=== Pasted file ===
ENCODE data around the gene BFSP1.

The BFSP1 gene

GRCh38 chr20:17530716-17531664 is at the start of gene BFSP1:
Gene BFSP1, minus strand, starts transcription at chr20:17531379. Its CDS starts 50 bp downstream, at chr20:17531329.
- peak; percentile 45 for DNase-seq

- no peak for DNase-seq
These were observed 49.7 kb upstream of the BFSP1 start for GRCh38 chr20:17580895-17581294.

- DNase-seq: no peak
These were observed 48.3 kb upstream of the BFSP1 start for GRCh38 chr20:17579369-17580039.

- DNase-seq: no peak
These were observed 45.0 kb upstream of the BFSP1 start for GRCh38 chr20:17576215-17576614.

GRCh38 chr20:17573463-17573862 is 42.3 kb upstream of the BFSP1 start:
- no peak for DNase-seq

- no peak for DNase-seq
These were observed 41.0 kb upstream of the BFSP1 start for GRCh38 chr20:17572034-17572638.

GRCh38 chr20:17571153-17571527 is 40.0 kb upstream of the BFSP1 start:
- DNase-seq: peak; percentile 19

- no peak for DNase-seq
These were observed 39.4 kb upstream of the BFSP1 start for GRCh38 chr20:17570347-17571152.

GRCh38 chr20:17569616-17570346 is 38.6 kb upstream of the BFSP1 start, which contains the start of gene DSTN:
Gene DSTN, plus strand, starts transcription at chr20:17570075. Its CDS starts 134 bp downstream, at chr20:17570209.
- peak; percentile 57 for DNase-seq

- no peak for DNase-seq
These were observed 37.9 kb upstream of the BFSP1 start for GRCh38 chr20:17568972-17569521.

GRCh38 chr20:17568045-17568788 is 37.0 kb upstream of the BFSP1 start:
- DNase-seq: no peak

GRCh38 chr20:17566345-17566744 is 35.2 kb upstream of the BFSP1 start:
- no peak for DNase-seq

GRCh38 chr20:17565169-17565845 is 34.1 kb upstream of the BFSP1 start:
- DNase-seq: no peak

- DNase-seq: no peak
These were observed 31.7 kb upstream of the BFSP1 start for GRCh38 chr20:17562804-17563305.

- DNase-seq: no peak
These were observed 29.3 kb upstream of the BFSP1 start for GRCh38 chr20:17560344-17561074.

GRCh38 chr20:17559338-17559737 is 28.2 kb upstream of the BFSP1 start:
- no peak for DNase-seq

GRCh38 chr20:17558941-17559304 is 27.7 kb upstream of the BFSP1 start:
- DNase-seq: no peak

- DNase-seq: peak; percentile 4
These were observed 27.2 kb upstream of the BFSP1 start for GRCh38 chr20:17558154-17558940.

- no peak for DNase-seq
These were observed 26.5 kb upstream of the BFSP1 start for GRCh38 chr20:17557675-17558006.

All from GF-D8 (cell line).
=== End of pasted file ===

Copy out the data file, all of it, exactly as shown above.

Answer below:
ENCODE data around the gene BFSP1.

The BFSP1 gene

GRCh38 chr20:17530716-17531664 is at the start of gene BFSP1:
Gene BFSP1, minus strand, starts transcription at chr20:17531379. Its CDS starts 50 bp downstream, at chr20:17531329.
- peak; percentile 45 for DNase-seq

- no peak for DNase-seq
These were observed 49.7 kb upstream of the BFSP1 start for GRCh38 chr20:17580895-17581294.

- DNase-seq: no peak
These were observed 48.3 kb upstream of the BFSP1 start for GRCh38 chr20:17579369-17580039.

- DNase-seq: no peak
These were observed 45.0 kb upstream of the BFSP1 start for GRCh38 chr20:17576215-17576614.

GRCh38 chr20:17573463-17573862 is 42.3 kb upstream of the BFSP1 start:
- no peak for DNase-seq

- no peak for DNase-seq
These were observed 41.0 kb upstream of the BFSP1 start for GRCh38 chr20:17572034-17572638.

GRCh38 chr20:17571153-17571527 is 40.0 kb upstream of the BFSP1 start:
- DNase-seq: peak; percentile 19

- no peak for DNase-seq
These were observed 39.4 kb upstream of the BFSP1 start for GRCh38 chr20:17570347-17571152.

GRCh38 chr20:17569616-17570346 is 38.6 kb upstream of the BFSP1 start, which contains the start of gene DSTN:
Gene DSTN, plus strand, starts transcription at chr20:17570075. Its CDS starts 134 bp downstream, at chr20:17570209.
- peak; percentile 57 for DNase-seq

- no peak for DNase-seq
These were observed 37.9 kb upstream of the BFSP1 start for GRCh38 chr20:17568972-17569521.

GRCh38 chr20:17568045-17568788 is 37.0 kb upstream of the BFSP1 start:
- DNase-seq: no peak

GRCh38 chr20:17566345-17566744 is 35.2 kb upstream of the BFSP1 start:
- no peak for DNase-seq

GRCh38 chr20:17565169-17565845 is 34.1 kb upstream of the BFSP1 start:
- DNase-seq: no peak

- DNase-seq: no peak
These were observed 31.7 kb upstream of the BFSP1 start for GRCh38 chr20:17562804-17563305.

- DNase-seq: no peak
These were observed 29.3 kb upstream of the BFSP1 start for GRCh38 chr20:17560344-17561074.

GRCh38 chr20:17559338-17559737 is 28.2 kb upstream of the BFSP1 start:
- no peak for DNase-seq

GRCh38 chr20:17558941-17559304 is 27.7 kb upstream of the BFSP1 start:
- DNase-seq: no peak

- DNase-seq: peak; percentile 4
These were observed 27.2 kb upstream of the BFSP1 start for GRCh38 chr20:17558154-17558940.

- no peak for DNase-seq
These were observed 26.5 kb upstream of the BFSP1 start for GRCh38 chr20:17557675-17558006.

All from GF-D8 (cell line).